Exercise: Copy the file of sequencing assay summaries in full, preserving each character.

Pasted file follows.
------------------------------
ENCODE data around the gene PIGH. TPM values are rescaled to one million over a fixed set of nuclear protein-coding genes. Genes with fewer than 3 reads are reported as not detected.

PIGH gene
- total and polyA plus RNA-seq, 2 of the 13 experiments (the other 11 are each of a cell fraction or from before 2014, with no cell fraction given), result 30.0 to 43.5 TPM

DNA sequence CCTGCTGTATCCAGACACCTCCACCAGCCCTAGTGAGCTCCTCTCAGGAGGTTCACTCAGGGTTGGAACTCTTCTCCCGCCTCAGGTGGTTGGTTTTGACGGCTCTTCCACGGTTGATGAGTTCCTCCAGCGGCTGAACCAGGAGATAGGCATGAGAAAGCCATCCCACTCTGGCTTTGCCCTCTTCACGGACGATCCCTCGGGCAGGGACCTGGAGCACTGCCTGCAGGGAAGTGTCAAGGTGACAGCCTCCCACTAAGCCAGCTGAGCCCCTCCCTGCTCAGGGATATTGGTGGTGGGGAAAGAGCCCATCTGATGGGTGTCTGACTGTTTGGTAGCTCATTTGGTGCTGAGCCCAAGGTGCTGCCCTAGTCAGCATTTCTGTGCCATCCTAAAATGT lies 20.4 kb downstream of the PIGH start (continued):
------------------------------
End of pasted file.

ENCODE data around the gene PIGH. TPM values are rescaled to one million over a fixed set of nuclear protein-coding genes. Genes with fewer than 3 reads are reported as not detected.

PIGH gene
- total and polyA plus RNA-seq, 2 of the 13 experiments (the other 11 are each of a cell fraction or from before 2014, with no cell fraction given), result 30.0 to 43.5 TPM

DNA sequence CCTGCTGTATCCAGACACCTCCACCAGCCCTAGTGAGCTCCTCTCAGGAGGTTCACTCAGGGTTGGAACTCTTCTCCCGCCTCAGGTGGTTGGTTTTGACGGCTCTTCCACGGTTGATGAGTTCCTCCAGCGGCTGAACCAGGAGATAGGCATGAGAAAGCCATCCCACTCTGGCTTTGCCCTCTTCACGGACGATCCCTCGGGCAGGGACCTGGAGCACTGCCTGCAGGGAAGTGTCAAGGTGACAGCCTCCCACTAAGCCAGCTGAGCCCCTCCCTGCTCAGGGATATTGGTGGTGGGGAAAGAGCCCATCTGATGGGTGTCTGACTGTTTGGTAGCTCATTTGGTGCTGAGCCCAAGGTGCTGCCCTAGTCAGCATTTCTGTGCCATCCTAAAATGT lies 20.4 kb downstream of the PIGH start (continued):